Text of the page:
The Banded Alder Borer is a black and white beetle with long, black and white antennae. The round pronotum below the head is white with a large black dot in the middle of it. The wing coverings, called elytra, are black with three wide bands of white crossing them. A white dot on each side sits in the center of each elytron. The legs are also black and white.
The beetle seems to be able to sense trees that are under duress by detecting odors released by an injured tree. Fallen or stressed alder, willow, and ash trees are both used by this beetle for rearing young. After hatching from eggs laid on tree bark, worm-like grubs chew their way into the deeper wood of the trunk, etching small tunnels in the tissue that are revealed if the tree is milled for lumber.
The Banded Alder Borer Beetle is also known by the name(s) of: California Laurel Borer.
The Banded Alder Borer Beetle is typically 0.9 inches to 1.5 inches (23mm to 40mm) in size and has the following descriptors / identifiers: gray; grey; white; black; striped; pattern; antenna; wood; borer; boring; beetle.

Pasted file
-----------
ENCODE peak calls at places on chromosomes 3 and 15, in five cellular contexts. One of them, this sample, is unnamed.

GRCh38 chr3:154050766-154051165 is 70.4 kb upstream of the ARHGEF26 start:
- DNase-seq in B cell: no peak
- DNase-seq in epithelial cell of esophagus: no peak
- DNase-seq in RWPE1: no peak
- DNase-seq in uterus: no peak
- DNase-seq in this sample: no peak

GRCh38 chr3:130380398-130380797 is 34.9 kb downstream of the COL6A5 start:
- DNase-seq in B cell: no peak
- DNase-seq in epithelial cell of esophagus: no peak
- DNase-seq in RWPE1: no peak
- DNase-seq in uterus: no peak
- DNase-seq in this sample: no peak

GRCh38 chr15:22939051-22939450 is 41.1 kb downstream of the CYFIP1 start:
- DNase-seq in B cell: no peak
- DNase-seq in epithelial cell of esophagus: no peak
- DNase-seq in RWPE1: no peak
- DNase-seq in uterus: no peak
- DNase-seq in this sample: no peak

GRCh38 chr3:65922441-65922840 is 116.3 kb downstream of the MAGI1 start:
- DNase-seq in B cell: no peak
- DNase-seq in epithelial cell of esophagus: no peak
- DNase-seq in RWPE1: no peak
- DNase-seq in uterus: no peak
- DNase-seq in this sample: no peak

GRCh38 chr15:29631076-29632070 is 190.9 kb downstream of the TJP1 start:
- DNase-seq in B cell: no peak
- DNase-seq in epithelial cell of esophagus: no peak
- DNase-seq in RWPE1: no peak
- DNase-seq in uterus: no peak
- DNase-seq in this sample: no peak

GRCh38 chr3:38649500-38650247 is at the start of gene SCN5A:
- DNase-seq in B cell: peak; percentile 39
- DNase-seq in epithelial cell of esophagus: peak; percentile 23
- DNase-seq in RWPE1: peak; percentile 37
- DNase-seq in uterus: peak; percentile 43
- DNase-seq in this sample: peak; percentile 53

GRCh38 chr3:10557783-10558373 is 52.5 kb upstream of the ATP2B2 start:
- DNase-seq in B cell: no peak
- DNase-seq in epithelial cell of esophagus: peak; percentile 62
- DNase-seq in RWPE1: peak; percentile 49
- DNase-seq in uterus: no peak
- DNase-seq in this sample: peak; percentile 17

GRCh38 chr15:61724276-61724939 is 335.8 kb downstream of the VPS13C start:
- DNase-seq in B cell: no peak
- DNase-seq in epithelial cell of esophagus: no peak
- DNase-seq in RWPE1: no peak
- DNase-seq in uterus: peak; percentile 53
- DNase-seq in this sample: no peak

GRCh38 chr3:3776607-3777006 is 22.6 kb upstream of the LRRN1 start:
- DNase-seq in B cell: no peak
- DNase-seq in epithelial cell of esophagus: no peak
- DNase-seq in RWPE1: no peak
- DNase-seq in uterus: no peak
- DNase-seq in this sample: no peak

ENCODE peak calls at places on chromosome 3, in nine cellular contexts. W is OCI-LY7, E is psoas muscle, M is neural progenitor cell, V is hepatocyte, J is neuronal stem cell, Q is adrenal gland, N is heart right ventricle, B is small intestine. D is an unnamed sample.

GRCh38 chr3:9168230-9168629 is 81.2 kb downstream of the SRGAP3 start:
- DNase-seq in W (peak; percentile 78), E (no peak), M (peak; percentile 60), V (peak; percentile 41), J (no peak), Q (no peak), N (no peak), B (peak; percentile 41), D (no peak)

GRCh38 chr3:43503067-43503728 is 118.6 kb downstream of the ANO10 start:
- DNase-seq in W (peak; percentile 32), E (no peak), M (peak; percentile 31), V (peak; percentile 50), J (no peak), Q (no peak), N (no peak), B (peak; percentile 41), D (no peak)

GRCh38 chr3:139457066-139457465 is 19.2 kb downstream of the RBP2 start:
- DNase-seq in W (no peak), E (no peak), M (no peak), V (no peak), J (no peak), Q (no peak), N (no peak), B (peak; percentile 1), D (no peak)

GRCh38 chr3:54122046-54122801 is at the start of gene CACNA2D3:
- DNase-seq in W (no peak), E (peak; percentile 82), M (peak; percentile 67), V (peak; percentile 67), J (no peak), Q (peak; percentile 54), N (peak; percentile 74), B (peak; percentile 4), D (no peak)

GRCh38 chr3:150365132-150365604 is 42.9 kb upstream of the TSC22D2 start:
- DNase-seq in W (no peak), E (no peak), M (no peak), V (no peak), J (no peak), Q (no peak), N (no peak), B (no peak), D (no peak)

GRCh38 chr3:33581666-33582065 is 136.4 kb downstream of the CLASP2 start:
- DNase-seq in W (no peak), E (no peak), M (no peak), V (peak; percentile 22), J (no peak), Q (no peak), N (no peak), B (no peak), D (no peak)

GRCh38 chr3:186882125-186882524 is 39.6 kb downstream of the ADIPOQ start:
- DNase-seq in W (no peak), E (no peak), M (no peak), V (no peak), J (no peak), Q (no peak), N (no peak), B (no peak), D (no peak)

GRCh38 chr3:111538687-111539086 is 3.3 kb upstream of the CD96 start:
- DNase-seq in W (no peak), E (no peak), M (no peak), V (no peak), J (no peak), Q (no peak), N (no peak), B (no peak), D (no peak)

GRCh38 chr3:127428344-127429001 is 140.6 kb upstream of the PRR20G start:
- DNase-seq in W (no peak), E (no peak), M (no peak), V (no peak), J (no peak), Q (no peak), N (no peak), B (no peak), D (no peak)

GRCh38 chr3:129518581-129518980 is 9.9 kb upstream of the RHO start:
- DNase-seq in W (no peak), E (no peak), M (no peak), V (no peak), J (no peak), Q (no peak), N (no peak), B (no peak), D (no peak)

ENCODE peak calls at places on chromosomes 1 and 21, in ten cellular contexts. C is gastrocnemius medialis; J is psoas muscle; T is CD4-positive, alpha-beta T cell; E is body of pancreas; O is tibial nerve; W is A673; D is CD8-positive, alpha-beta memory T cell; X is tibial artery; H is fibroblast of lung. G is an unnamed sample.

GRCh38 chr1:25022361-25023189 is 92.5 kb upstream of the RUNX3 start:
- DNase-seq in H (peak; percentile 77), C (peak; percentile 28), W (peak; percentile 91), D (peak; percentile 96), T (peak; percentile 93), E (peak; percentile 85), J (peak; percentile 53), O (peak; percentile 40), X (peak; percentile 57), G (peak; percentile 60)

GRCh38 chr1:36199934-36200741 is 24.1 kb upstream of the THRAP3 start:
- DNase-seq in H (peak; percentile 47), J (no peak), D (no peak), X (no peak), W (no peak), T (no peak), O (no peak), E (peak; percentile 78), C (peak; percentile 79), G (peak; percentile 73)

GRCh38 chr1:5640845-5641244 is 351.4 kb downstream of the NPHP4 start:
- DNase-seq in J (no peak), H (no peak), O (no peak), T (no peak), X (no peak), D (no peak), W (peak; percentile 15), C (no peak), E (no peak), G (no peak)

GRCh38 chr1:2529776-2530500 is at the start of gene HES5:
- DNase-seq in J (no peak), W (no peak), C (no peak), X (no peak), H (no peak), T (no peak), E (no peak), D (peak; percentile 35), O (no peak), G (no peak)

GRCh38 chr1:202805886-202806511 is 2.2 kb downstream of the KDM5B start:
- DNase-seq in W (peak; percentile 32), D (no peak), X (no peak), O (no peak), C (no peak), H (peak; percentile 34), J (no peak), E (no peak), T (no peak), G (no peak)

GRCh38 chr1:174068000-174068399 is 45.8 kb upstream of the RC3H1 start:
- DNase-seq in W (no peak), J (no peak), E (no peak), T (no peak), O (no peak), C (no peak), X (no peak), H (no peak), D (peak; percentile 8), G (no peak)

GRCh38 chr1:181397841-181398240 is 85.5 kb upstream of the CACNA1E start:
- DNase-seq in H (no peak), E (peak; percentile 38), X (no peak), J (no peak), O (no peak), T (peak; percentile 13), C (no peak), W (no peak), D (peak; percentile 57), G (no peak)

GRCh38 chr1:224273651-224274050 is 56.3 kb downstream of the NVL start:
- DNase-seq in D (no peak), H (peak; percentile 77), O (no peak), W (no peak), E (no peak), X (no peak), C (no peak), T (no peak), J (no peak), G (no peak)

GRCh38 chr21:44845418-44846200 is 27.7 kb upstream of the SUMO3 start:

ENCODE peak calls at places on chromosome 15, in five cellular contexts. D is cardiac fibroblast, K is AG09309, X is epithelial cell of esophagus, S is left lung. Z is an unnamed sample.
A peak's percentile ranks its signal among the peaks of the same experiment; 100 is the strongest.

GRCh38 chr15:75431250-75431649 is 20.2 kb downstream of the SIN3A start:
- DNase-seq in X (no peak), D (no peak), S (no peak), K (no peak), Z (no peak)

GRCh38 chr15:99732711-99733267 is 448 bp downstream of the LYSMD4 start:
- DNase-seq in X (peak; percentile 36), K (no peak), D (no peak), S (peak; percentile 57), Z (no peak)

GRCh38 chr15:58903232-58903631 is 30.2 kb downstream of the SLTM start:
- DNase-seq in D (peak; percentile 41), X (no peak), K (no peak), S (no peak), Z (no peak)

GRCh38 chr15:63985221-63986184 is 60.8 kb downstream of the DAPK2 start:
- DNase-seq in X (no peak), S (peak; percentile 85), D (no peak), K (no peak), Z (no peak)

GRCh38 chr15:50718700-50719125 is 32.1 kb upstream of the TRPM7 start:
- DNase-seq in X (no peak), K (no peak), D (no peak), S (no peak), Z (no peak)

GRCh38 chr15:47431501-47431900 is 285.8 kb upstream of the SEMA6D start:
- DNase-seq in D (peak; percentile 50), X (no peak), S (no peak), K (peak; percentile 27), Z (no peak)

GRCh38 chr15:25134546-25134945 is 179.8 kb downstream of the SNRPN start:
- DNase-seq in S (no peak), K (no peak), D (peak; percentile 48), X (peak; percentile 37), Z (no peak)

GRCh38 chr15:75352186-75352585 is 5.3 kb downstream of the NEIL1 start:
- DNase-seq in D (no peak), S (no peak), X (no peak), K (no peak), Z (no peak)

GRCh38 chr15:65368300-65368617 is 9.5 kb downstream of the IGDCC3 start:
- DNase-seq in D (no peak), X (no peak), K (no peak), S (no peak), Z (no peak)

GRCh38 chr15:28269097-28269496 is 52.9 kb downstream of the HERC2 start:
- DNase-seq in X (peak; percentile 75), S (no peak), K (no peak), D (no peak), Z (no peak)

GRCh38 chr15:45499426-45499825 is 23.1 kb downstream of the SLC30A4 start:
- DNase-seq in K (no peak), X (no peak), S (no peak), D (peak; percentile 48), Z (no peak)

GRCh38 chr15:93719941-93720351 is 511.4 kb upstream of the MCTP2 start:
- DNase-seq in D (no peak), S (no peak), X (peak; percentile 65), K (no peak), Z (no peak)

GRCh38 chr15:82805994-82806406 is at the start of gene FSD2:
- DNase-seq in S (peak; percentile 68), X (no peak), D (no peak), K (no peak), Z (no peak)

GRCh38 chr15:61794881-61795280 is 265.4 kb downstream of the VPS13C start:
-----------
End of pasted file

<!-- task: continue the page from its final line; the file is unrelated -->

Territorial Area Map (Visual Reference Guide)
The map below showcases (in blue) the states and territories of North America where the Banded Alder Borer Beetle may be found (but is not limited to). This sort of data can be useful in seeing concentrations of a particular species over the continent as well as revealing possible migratory patterns over a species' given lifespan. Some species are naturally confined by environment, weather, mating habits, food resources and the like while others see widespread expansion across most, or all, of North America.